Don’t blame Tebow for getting upset

Dec 31, 2012 3:06 AM

Tim Tebow just can’t stay out of the news.

Reports this week surfaced that Tebow declined to play in the wildcat offense the previous week because he had been passed over for the starting job in favor of Greg McElroy.

This was reported by ESPN-New York, commented on by Merrill Hoge at the mothership, then denied by Tebow. Oy.

Hoge reported on what was previously reported by ESPN-New York. So for him to take the word of other reporters employed by his network is thoroughly understandable.

As far as calling Tebow “phony as a 3 dollar bill,” well, Hoge is not the first one to say that.

While Tebow was in the midst of being traded last off-season, he claimed he was not involved in any of the trade talks. Broncos team president John Elway said that was patently false. Jacksonville had made a better trade offer to the Broncos than did the Jets.

However, Tebow did not want to go to Jacksonville but did want to go to the Jets. Elway thought he owed that much to Tebow and made the trade with the Jets, taking the worst of it.

Afterward, Tebow was silent on the whole issue and never commented as to why he wanted the Jets over the Jags.

Some speculated he thought the Jets would actually do what they said they would and give him an opportunity to run the wildcat and be a real part of their offense. Some had more nefarious suspicions. Like the fact that New York would do more to enhance the Tebow franchise.

Remember he had the top selling jersey in the NFL last year by quite a bit. Some also speculated he really didn’t want to go to Jacksonville because he would have been made “the man” and had the team built around him. They felt he didn’t want that kind of pressure in his home town.

I believe the truth is much closer to the first theory. I don’t see him backing down from a challenge, but also think he wanted to capitalize on his fame. New York would be much more liable to do that, as we have seen this year by the coverage the Jets get despite being awful.

In Tebow’s defense, how could the Jets make such a move to get him, stink as badly as they do and never give him a shot? They did about the greatest disservice to him and his football career as possible. If he is upset with the Jets and how they handled him, I couldn’t blame him a bit.

Who knows what the future hold for Tebow?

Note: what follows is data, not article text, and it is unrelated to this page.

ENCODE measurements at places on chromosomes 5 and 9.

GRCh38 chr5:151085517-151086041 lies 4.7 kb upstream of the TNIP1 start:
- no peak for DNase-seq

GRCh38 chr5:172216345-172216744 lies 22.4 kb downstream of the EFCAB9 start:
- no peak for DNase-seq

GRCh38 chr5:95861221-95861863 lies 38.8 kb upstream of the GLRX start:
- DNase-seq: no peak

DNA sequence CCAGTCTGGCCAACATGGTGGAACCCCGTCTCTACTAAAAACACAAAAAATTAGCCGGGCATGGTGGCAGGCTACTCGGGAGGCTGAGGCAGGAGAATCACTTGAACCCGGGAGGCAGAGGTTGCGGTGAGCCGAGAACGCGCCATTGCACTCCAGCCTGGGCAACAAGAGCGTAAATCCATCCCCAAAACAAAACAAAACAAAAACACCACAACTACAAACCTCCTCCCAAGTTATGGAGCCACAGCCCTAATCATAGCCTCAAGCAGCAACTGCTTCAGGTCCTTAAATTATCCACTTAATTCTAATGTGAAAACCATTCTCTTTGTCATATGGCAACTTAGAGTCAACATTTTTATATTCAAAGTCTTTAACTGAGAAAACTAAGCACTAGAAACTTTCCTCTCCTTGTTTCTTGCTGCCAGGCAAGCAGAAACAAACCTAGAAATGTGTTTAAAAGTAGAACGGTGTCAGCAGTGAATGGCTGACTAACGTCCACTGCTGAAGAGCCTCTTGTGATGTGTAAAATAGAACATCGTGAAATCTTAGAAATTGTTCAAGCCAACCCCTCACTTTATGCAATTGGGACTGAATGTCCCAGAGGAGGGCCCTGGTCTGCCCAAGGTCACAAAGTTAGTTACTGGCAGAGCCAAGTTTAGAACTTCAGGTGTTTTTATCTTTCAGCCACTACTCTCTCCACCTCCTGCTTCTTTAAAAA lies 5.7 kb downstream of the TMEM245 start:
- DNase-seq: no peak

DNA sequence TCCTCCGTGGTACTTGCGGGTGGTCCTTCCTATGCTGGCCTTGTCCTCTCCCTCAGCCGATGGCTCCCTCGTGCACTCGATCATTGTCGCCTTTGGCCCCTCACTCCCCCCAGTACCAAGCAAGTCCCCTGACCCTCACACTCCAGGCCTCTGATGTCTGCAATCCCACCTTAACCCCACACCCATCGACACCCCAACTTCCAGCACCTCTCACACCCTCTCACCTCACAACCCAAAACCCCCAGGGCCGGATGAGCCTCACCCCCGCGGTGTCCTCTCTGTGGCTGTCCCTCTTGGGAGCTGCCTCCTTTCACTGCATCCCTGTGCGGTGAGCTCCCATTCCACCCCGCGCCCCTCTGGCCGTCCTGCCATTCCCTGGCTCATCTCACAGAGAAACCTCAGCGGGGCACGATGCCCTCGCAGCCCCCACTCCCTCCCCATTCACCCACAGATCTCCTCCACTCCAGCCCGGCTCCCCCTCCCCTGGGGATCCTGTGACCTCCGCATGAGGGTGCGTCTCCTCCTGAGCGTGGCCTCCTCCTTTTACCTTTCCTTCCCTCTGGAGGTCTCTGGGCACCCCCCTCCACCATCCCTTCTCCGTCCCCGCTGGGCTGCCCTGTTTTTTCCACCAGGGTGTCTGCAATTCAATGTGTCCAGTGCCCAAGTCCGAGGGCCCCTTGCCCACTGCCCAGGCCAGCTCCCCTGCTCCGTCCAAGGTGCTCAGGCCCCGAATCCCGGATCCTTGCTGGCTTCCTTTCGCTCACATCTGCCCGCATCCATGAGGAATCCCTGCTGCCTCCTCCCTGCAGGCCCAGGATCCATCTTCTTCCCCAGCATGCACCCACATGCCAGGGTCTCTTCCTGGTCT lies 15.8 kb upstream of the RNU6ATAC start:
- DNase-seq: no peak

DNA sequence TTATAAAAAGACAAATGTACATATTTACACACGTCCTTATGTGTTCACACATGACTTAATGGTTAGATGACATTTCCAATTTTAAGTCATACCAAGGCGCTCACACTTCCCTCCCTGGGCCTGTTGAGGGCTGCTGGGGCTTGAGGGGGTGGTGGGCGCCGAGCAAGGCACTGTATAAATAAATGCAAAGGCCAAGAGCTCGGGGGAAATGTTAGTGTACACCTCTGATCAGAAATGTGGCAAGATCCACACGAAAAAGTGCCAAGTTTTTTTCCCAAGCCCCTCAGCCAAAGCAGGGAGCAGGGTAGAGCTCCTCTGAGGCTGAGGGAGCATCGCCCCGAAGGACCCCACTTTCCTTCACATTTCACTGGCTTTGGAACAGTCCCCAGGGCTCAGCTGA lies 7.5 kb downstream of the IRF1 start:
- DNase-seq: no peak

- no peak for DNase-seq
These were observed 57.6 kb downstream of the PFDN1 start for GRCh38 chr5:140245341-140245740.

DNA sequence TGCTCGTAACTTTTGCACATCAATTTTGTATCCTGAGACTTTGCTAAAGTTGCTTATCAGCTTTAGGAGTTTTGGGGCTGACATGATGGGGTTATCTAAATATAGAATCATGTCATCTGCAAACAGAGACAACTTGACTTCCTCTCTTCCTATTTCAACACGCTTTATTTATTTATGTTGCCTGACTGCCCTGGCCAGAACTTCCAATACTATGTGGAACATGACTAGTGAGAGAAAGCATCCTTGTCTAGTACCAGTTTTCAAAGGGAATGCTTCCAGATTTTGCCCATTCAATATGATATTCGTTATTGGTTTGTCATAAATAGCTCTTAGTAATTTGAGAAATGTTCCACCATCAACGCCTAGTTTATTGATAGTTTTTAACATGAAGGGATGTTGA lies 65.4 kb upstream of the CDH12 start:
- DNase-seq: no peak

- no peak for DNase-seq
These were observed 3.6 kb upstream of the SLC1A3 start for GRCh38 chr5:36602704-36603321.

There is a legitimate chance he never gets another opportunity to have an offense built completely around him like he did last year in Denver. If that is the case, then he will have one of the most improbable careers in the history of football.

As a collegian, where some considered him the best player of all time, he wins multiple national championships and a Heisman Trophy. He was then a controversial first round pick by a head coach who never really had a chance to develop him.

When that coach gets fired, the new coach wants nothing to do with him. John Elway (who also is in the mix as one of the great quarterbacks of all time) also does not want him. However the team is so disappointing and the public outcry is so great, that the coach (with the blessing of the prez) decides to give him a chance.

In his first start he is historically bad for the first 58 minutes but incredibly rallies his team in the final 2 for a win in the state where he played collegiately (the Miami game).

Tebow loses the next game, then wins six straight in mostly miraculous fashion, then loses three in a row looking like the stiff many thought he would be. But he does take his team to playoffs. In the playoffs he beats Pittsburgh, one of the NFL’s iconic franchises, with a 80-yard touchdown pass in overtime. He loses the next game as most expected, but the legend has been legitimized.

In the off season, Elway gets rid of him in what has to be the only possible way to do so without incurring a mutiny among his team’s fans: he signs a certain Hall of Famer who is suddenly available.

Tebow is still loved and hated, glorified and pitied. He will always have that mythical season, his only real one so far with a starting job. But he might easily and understandably never get another shot.

If that is how this all ends, it will arguably be the greatest “what if” career of all time.

Chris Andrews has over 30 years of experience as a bookmaker in Nevada. You can follow him on Twitter@AndrewsSports. Chris has a dedicated thread in the forums, answering your questions and more. Contact Chris at [email protected].

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